Her tenure was marked by high-profile brawls with industry and congressional leaders over global warming pollution, the Keystone XL oil pipeline and new controls on coal-fired plants.
WASHINGTON - The Obama administration's chief environmental watchdog, EPA Administrator Lisa Jackson, is stepping down after a nearly four-year tenure marked by high-profile brawls over global warming pollution, the Keystone XL oil pipeline, new controls on coal-fired plants and several other hot-button issues that affect the nation's economy and people's health.
Jackson, the agency's first black administrator, constantly found herself caught between administration pledges to solve controversial environmental problems and steady resistance from Republicans and industrial groups who complained that the agency's rules destroyed jobs and made it harder for American companies to compete internationally.
The GOP chairman of the House Energy and Commerce Committee, Rep. Fred Upton, said last year that Jackson would need her own parking spot at the Capitol because he planned to bring her in so frequently for questioning. Republican presidential nominee Mitt Romney called for her firing, a stance that had little downside during the GOP primary.
Jackson, 50, a chemical engineer by training, did not point to any particular reason for her departure. Historically, Cabinet members looking to move on will leave at the beginning of a president's second term.
"I will leave the EPA confident the ship is sailing in the right direction, and ready in my own life for new challenges, time with my family and new opportunities to make a difference," she said in a statement. Jackson gave no exact date for her departure, but will leave after Obama's State of the Union address in late January.
In a separate statement, Obama said Jackson has been "an important part of my team." He thanked her for serving and praised her "unwavering commitment" to the public's health.
"Under her leadership, the EPA has taken sensible and important steps to protect the air we breathe and the water we drink, including implementing the first national standard for harmful mercury pollution, taking important action to combat climate change under the Clean Air Act and playing a key role in establishing historic fuel economy standards that will save the average American family thousands of dollars at the pump, while also slashing carbon pollution."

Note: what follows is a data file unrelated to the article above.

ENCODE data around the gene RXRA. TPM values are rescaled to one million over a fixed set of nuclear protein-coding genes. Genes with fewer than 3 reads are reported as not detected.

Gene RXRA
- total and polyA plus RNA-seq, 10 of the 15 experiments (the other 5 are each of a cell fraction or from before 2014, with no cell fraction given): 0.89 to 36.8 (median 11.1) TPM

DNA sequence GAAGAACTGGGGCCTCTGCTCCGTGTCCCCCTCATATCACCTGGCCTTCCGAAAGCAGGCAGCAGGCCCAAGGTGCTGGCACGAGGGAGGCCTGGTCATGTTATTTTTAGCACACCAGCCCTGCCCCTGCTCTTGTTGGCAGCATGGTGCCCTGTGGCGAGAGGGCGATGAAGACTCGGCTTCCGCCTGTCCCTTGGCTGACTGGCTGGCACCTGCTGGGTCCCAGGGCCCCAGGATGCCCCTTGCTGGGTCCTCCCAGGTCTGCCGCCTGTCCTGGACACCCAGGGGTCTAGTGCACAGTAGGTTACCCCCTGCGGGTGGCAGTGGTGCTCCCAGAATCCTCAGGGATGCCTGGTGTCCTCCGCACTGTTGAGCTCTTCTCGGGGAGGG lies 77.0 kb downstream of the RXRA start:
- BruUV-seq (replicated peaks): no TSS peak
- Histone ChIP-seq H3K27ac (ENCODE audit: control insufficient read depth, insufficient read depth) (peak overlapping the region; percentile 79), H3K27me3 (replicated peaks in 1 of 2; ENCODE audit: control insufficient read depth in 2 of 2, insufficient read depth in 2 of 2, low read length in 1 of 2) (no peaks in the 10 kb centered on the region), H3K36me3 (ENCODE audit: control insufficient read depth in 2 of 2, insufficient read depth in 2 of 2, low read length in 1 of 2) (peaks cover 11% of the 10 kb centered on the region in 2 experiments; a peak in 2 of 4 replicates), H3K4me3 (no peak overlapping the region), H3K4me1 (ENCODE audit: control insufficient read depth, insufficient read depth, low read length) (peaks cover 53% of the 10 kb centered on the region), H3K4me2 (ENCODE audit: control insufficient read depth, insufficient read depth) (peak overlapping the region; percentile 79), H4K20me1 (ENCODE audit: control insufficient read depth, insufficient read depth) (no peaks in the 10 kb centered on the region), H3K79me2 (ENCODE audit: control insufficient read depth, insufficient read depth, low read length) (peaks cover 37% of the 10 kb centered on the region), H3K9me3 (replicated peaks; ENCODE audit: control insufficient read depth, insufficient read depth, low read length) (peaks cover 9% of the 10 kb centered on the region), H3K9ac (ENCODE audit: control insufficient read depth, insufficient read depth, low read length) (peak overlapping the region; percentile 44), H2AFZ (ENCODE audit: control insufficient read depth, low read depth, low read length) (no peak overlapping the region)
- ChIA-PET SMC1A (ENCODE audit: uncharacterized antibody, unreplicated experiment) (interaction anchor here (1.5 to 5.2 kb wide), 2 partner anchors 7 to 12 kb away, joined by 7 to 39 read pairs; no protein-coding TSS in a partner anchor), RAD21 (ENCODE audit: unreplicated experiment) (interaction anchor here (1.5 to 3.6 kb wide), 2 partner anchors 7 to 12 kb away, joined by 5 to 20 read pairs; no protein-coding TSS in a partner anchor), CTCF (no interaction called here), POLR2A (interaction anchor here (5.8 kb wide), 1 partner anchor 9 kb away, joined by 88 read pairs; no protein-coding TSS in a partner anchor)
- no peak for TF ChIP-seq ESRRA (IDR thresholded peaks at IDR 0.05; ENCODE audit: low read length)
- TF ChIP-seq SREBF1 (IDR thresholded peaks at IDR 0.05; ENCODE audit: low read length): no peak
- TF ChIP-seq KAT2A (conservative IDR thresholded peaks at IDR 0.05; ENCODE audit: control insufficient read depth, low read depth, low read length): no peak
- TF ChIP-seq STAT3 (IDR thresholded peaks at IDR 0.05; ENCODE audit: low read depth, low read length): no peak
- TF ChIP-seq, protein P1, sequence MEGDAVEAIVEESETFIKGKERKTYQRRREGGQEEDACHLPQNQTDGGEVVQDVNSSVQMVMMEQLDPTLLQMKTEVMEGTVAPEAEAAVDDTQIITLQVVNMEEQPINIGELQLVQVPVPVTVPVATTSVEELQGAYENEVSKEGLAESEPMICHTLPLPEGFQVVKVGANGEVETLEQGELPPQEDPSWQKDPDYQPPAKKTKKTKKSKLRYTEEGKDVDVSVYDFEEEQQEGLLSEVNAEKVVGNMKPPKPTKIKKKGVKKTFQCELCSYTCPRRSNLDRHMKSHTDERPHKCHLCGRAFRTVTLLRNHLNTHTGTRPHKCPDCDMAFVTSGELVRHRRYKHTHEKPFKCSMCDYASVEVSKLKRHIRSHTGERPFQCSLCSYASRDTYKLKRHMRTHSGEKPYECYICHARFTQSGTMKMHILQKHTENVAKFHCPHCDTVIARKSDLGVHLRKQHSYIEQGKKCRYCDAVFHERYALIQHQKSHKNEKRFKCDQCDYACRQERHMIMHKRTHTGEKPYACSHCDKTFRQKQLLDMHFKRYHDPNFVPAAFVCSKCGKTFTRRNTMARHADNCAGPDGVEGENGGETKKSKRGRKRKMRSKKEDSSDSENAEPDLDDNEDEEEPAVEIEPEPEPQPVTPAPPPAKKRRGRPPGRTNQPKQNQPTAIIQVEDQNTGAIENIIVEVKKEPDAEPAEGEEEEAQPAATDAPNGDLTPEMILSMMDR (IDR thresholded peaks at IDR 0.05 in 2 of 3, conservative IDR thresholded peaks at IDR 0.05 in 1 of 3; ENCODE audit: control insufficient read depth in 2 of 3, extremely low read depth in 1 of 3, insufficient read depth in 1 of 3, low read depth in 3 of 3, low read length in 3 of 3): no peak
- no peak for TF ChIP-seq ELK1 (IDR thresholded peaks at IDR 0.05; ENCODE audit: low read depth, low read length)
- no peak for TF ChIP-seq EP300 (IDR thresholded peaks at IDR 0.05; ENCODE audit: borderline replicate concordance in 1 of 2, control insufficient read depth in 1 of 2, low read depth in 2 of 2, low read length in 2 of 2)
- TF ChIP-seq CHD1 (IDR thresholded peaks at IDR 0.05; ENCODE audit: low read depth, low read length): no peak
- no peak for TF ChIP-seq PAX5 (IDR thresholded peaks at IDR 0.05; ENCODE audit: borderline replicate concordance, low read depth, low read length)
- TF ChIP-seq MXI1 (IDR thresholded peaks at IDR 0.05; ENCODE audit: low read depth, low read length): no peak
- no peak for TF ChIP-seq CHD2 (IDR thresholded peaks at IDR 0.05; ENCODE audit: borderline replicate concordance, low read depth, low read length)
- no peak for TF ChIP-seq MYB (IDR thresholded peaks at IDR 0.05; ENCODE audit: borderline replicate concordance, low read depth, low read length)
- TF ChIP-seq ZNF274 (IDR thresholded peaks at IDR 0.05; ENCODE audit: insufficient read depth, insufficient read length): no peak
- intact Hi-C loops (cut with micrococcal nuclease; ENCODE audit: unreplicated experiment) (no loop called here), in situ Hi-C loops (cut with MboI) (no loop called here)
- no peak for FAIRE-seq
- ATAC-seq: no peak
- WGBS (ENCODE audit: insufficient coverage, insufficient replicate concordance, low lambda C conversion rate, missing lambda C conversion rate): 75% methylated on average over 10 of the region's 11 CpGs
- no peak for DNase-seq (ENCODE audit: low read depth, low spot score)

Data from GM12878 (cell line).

Environmental groups had high expectations for the Obama administration after eight years of President George W. Bush, a Texas oilman who rebuffed the agency's scientists and refused to take action on climate change. Jackson came into office promising a more active EPA.
But she soon learned that changes would not occur as quickly as she had hoped. Jackson watched as a Democratic-led effort to reduce global warming emissions passed the House in 2009 but was abandoned by the Senate as economic concerns became the priority. The concept behind the bill, referred to as cap-and-trade, would have set up a system in which power companies bought and sold pollution rights.
"That's a revolutionary message for our country," Jackson said at a Paris conference a few months after taking the job.
Jackson experienced another big setback last year when the administration scrubbed a clean-air regulation aimed at reducing health-threatening smog. Republican lawmakers had been hammering the president over the proposed rule, accusing his administration of making it harder for companies to create jobs.